Pentaho on Oracle's App Server (OC4J)
Wow! It has really been 4 months since my last post?? Moving over to development has cut into the time I had for blogging, documenting, communicating, you name it! We are coding like crazy.
Well, I'm back because I am heading out to ODTUG Kaleidoscope next week, and in preparation for the show, I decided to setup Pentaho on Oracle's Java Edition App Server, which is OC4J, which is based on the Orion app server. I was pleased that I managed the migration in less than a day, and I wanted to share the steps with all those folks who are too impatient to wait for this to get into our J2EE deployment distribution :)
Mind you, it takes a bit of tweaking, but it is certainly very do-able, and all server features are stable (minus the portal stuff, I didn't get a chance to address moving the portal over). Here is the repro of where I started, what I tweaked and what I came out with. Enjoy!
Where I Started
I started out by downloading a Pentaho J2EE deployment distribution from the Pentaho downloads site. The version I used for this exercise was pentaho_j2ee_deployments-188.8.131.526-0.zip. This distribution is found on our downloads page under Pentaho Open BI Suite Web Archive (.war). I know, the name implies a .war distribution, but trust me, its the deployments zip file.
Unpack this distribution to a work directory of your choosing. This distribution has an Ant build script that lets you build several different .war files and .ear files configured for different app servers and RDBMSs. Next, I'll detail the tweaks I had to make to get the Orion build target working, which is sufficient to buid an .ear file appropriate for Oracle's OC4J.
I also downloaded the sample solutions distribution and the sample data (Hypersonic) distribution, so I would have stuff to test against. You can get both of these distributions from the Pentaho downloads site as well.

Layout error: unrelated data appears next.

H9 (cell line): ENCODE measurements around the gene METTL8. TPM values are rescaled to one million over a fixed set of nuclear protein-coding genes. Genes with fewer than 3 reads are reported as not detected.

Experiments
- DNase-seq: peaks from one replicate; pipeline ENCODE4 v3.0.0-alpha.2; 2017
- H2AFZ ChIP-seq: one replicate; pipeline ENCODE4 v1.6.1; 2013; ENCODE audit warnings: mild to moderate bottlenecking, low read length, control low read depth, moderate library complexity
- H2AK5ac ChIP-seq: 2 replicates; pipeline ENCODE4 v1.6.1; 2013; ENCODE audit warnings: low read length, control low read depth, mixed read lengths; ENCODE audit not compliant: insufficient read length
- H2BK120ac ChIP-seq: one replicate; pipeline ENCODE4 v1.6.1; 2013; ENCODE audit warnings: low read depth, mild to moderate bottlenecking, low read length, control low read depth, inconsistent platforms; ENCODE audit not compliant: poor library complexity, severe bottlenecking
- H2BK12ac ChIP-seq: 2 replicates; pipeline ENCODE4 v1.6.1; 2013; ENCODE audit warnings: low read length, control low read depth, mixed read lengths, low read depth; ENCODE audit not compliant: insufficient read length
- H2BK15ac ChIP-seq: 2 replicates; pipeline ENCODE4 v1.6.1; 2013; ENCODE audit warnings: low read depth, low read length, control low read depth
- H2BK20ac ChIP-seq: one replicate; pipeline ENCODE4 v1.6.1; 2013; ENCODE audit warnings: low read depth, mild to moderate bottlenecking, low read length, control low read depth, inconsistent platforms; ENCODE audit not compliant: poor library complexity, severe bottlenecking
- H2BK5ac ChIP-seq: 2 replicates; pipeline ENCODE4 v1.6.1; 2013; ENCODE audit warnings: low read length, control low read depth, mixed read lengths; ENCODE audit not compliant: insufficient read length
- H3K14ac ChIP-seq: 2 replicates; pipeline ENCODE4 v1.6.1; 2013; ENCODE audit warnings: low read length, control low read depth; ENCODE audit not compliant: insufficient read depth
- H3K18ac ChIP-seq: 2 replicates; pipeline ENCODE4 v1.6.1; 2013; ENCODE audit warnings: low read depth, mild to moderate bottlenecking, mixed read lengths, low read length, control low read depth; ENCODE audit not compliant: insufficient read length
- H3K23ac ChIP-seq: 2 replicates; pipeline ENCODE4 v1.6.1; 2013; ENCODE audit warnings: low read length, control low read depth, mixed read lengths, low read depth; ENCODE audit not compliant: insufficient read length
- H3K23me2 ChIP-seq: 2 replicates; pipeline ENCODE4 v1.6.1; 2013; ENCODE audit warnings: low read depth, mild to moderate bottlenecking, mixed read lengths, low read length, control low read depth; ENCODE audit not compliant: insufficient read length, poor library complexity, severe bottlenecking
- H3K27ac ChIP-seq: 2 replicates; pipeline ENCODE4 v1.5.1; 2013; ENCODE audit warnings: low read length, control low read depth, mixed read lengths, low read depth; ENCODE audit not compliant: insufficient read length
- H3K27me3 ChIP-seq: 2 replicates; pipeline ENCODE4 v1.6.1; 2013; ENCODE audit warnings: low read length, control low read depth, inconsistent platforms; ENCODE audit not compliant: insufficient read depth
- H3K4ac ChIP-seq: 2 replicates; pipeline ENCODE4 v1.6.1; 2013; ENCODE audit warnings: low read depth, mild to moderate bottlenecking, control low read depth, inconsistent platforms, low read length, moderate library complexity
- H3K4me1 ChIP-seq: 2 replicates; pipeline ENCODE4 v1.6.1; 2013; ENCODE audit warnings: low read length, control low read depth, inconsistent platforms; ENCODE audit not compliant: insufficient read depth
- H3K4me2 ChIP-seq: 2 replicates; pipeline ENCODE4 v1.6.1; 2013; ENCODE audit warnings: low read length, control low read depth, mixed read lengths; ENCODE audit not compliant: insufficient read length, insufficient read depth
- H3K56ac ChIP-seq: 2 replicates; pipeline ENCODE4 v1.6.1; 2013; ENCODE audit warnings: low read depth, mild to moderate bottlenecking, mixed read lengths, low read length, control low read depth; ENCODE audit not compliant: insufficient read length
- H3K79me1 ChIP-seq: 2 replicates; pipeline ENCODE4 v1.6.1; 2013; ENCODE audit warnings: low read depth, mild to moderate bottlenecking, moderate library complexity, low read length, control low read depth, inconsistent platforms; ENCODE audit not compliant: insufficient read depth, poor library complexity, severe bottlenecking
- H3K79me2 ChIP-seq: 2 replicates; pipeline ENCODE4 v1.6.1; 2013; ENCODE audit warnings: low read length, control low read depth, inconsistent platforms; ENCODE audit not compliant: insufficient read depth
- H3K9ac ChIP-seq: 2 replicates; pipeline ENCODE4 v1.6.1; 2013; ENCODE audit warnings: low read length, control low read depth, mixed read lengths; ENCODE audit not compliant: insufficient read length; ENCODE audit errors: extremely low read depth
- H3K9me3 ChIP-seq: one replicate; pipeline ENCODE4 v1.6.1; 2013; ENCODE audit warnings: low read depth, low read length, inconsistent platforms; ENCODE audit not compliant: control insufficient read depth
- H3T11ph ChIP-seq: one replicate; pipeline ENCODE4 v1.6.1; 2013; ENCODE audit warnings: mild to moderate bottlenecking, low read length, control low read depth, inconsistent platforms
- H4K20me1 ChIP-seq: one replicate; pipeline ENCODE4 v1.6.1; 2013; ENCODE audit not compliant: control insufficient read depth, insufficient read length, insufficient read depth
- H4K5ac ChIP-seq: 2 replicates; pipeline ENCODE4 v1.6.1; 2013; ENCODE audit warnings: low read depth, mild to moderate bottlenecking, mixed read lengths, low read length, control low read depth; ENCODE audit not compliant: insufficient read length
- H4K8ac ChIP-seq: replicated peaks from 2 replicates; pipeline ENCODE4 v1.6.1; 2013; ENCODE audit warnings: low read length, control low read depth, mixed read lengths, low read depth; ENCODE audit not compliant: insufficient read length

What I Tweaked
About two years ago, we had started to incorporate build scripts for the Orion application server in anticipation of great community demand for this build. However, with the multitude of projects we have taken on, and a surprising lack of banging from the community, we never found time nor priority to finish that build, until now.
I really want to be able to demo our stuff on Oracle at the user conference, so I took on the task of cleaning up and repairing the Orion build. NOTE that you will be able to get these fixes in a near future build, as soon as we get our M4 release out the door and I can check this stuff in.
For the brave and impatient, here's what it needs out of the gate:
- We'll call the root of your work directory [pentaho_j2ee_deployments]. In this directory, you will find a build.xml file. Open that file in your favorite text editor.
- Find the ant target named "build-orion2.0.5-ear". Delete that target entirely. Replace the target with the following XML:
- Save and close the build.xml file.
- In the same directory, open the override.properties file. Add the following line to this file:
- Save and close the override.properties file.
Those few steps fix up the build files so that you can build a pentaho.ear for OC4J. You of course will have to have Ant in your system path, and a JDK available of at least 1.4.2. I will assume if you are climbing htis mountain, those are easy steps you already know how to set up:)
Don't run the build yet! There are several configuration file tweaks that have to be added in order for this app to be configured properly.
The web.xml File
We need to make a few minor changes in the Pentaho web.xml.
First, the OC4J container's default applicationis running on port 8888. Pentaho's default port is set to 8080. So I changed Pentaho's default port to be 8888, since that seemed to be the easiest road. NOTE that you want to add your changes to two web.xml files, since it is duplicated in the deployer distribution.
You need to modify BOTH
- [pentaho_j2ee_deployments]pentaho-webapp/WEB-INF/web.xml !!
We also need to make sure the server can find the Pentaho solutions directory. If you haven't yet, unpack the solutions distribution that you downloaded to a work directory of your choice.
- Open both web.xml files.
- Find the base-url param-name, with the value http://localhost:8080/pentaho/. Change the value to http://localhost:8888/pentaho/.
The application.xml File
- Find the param-name pentaho-solutions, and replace the value with the absolute path to the pentaho-solutions directory that you just unpacked. The value should look something like d:\work\pentaho-solutions.
- Save and close both web.xml files.
The application.xml file lives in the [pentaho_j2ee_deployments]/pentaho-res/ear directory.
- Open the application.xml file.